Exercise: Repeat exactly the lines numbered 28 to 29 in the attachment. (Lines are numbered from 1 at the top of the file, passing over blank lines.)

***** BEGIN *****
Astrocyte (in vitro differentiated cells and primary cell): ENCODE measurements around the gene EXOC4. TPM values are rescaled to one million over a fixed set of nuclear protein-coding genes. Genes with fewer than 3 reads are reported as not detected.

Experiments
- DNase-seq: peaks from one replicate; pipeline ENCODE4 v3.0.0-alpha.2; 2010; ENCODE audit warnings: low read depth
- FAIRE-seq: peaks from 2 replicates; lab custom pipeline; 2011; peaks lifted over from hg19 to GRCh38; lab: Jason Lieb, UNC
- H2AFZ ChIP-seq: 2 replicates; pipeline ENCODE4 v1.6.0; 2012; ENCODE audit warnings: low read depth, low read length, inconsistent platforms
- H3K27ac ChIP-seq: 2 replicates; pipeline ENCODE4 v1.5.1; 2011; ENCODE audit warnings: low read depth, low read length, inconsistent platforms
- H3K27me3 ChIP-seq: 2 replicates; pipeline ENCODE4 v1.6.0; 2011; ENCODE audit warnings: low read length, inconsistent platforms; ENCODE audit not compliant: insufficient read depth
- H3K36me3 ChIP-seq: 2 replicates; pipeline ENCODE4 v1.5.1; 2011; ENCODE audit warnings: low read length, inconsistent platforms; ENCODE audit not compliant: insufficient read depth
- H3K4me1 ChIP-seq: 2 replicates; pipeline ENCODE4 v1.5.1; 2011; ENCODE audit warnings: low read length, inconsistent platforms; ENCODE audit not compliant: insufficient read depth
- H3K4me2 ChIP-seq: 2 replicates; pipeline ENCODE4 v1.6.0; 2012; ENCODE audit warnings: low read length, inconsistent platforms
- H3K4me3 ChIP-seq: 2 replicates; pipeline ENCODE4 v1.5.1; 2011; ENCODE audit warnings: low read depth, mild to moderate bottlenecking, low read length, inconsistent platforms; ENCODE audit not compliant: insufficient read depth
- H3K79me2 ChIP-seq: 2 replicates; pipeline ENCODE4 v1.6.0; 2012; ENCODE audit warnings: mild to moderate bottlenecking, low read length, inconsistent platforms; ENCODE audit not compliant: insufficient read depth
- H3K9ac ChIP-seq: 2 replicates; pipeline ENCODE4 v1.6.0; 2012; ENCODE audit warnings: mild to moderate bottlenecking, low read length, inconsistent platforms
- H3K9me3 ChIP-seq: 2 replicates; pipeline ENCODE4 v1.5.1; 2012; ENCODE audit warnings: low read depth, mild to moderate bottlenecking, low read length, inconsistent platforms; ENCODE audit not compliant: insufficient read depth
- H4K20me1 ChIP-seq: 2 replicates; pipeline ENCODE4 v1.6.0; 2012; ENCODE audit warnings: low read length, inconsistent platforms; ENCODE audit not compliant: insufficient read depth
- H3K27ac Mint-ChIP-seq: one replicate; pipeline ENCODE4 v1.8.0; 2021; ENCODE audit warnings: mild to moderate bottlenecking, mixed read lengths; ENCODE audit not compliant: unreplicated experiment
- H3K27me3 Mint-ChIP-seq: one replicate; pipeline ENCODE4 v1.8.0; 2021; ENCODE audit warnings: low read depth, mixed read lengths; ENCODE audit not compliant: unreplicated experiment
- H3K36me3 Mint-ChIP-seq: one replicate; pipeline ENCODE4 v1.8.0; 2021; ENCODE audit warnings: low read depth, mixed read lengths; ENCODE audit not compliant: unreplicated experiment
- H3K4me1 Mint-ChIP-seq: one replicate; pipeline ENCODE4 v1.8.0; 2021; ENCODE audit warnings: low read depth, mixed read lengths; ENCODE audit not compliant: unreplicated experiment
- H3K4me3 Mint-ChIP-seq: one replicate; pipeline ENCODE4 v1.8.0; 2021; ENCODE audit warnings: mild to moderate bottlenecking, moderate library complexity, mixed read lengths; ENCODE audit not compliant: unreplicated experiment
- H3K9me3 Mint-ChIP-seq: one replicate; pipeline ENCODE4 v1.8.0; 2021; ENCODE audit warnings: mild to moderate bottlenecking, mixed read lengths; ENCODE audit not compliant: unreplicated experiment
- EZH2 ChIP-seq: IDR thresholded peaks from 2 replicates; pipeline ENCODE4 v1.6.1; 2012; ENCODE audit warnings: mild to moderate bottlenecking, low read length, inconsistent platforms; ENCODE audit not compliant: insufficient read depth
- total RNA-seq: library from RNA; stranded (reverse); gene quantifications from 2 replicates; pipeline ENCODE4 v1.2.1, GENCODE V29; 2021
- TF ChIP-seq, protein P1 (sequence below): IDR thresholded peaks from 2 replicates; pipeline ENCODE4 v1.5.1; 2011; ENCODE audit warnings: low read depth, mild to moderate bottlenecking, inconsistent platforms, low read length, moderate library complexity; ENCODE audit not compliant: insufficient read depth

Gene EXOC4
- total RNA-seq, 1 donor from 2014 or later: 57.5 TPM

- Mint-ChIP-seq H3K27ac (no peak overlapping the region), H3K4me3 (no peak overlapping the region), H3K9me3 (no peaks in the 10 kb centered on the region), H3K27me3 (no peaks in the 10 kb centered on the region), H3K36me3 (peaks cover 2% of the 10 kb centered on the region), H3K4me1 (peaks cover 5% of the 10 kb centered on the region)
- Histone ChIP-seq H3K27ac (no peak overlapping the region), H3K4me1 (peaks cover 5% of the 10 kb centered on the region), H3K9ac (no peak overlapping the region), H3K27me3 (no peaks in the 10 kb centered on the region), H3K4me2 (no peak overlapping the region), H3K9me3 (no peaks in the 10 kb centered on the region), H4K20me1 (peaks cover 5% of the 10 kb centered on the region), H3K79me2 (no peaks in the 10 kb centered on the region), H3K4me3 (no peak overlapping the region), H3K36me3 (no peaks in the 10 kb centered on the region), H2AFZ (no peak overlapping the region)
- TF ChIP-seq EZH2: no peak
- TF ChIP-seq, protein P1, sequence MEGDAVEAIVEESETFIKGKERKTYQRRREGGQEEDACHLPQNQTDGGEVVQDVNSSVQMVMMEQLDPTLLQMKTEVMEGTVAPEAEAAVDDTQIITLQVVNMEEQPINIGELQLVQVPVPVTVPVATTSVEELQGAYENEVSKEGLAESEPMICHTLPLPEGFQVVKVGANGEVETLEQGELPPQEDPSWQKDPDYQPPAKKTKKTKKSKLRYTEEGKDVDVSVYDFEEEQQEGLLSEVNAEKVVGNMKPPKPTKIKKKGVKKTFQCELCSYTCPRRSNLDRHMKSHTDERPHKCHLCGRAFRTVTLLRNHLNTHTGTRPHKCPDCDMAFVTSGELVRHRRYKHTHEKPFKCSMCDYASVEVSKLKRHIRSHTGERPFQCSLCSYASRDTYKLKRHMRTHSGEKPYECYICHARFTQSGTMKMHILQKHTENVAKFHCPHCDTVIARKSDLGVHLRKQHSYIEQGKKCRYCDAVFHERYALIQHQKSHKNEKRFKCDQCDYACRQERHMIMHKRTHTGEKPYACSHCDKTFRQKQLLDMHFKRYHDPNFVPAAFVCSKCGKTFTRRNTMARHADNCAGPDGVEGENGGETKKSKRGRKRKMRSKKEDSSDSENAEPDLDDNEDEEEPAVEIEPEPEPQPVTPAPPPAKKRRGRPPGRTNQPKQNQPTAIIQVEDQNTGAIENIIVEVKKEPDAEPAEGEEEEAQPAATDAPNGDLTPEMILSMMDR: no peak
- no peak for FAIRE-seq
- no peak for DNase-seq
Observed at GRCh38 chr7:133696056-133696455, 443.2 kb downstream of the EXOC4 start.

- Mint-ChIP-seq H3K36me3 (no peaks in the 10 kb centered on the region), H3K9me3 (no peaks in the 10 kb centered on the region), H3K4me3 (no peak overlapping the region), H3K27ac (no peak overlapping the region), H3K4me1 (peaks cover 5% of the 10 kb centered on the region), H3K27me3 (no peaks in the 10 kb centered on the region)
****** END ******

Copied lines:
- Histone ChIP-seq H3K27ac (no peak overlapping the region), H3K4me1 (peaks cover 5% of the 10 kb centered on the region), H3K9ac (no peak overlapping the region), H3K27me3 (no peaks in the 10 kb centered on the region), H3K4me2 (no peak overlapping the region), H3K9me3 (no peaks in the 10 kb centered on the region), H4K20me1 (peaks cover 5% of the 10 kb centered on the region), H3K79me2 (no peaks in the 10 kb centered on the region), H3K4me3 (no peak overlapping the region), H3K36me3 (no peaks in the 10 kb centered on the region), H2AFZ (no peak overlapping the region)
- TF ChIP-seq EZH2: no peak